The House passed the USA Freedom Act — by a sweeping 338-88 vote — before leaving town for a weeklong Memorial Day recess on Thursday.
If the Senate voted the bill down but approved a short-term patch, the law would still expire for at least a few hours on the morning of June 1 — unless, that is, House leaders chose to quietly pass a short-term reauthorization of the law while the chamber is out of town next week.
A House Republican leadership aide said that they “are not going to” use a voice vote to get “any type of short-term extension.”
Any such move would surely lead to an insurrection in the House, which has attempted to rein in the NSA on multiple occasions. Multiple House lawmakers in both parties have repeatedly objected to voting for a short-term bill.
But not everyone is convinced.
Rep. Thomas Massie (R-Ky.), an ardent NSA critic, told The Hill on Thursday that he has gotten “zero” promises from leaders that a voice vote on a short-term extension has been ruled out.

“I just asked for an assurance and they wouldn’t give it to me,” he said.
Speaker John BoehnerJohn Andrew BoehnerDemocrats should be careful what they wish for Blue wave poses governing risks for Dems Nancy Pelosi: Will she remain the ‘Face of the Franchise’? MORE (R-Ohio) may have left the door open to such an act during his Thursday press conference.
"The House has acted," BoehnerJohn Andrew BoehnerDemocrats should be careful what they wish for Blue wave poses governing risks for Dems Nancy Pelosi: Will she remain the ‘Face of the Franchise’? MORE told reporters. "Time for the Senate to act. If they act, we'll certainly look at what they do and make a decision about how to proceed."
The White House has urged senators to take up the reform bill, but also repeatedly declined to weigh in on the prospect of a short-term bill on Thursday.
In case both the USA Freedom Act and the short-term extension fail, the two leaders of the Senate Intelligence Committee — Sens. Richard BurrRichard Mauze BurrHillicon Valley: Rosenstein drama dominates the day | Biz, regulators focus on 5G revolution | New questions over Trump cyber strategy Key House Dem's objections stall intel bill as deadline looms Trump assures storm victims in Carolinas: 'We will be there 100 percent' MORE (R-N.C.) and Dianne FeinsteinDianne Emiel FeinsteinHere's what the judiciary committee should ask Christine Blasey Ford Kavanaugh to address sexual misconduct allegations on Fox News Monday Kavanaugh accuser Ford to Grassley: 'My fear will not hold me back from testifying' MORE (D-Calif.) — have been working on separate backup plans that they say could provide the Congress with a path forward.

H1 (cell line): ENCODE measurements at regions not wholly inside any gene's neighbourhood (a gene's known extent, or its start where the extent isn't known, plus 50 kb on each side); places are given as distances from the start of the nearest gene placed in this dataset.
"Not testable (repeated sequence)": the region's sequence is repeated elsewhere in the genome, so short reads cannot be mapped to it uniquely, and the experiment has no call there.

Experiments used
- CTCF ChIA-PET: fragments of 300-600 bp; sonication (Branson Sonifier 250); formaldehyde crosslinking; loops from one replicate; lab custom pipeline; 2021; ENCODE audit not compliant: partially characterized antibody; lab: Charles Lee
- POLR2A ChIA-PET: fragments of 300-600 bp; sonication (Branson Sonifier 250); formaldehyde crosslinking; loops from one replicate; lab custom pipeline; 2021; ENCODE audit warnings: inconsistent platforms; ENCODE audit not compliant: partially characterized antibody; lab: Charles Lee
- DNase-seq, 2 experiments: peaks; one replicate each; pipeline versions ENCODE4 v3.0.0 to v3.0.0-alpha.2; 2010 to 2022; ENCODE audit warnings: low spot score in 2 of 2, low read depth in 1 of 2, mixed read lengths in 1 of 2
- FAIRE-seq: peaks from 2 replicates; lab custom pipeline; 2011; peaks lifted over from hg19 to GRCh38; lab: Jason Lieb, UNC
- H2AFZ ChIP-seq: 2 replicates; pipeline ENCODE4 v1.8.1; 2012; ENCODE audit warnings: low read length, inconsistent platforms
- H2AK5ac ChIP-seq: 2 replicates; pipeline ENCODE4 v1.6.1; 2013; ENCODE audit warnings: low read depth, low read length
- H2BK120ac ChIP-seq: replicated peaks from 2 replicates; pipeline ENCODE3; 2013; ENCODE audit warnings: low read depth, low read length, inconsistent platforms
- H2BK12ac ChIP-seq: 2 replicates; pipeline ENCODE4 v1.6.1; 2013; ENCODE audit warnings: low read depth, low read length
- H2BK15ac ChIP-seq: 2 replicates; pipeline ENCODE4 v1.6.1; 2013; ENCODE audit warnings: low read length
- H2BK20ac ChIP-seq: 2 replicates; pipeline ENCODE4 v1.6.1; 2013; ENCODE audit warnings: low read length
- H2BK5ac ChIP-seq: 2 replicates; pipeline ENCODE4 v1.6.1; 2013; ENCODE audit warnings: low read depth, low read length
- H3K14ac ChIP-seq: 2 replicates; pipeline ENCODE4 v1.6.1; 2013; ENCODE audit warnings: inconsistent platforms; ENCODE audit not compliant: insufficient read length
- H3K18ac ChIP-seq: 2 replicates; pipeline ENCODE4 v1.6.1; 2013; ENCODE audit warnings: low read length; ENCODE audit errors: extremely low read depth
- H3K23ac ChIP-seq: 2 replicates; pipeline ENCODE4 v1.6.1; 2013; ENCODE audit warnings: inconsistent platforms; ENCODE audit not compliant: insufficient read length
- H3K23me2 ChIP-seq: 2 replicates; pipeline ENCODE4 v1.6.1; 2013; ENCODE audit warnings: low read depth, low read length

Both would share the broad outlines of the USA Freedom Act, they say, by ending the NSA's bulk phone records collection.
But Feinstein’s would include a provision requiring telephone companies to hold on to their subscribers’ data, to ensure that it is there for the NSA to obtain.
Burr’s bill, which he said he would unveil on Friday morning, would extend the length of time that the NSA has to give up its collection program, from six months in the USA Freedom Act to two years.
Either of those would only be possible after either a short-term lapse or a quick reauthorization while the House is out of town.
“We will attempt to do USA Freedom. I think that will be defeated,” Burr said on Thursday. “We will have a motion to proceed on a 60-day extension. I think that will fail.”
“Then it’s up to the leadership to determine what type of extension is reasonable,” he added. “That could be anywhere from five days to four weeks.”

“I think it’s just a matter of trying to eliminate options that are out there, and once those options have been eliminated ... then we’re down to what’s a reasonable extension so that we can find a way to get bipartisan legislation up.”
—Cristina Marcos contributed.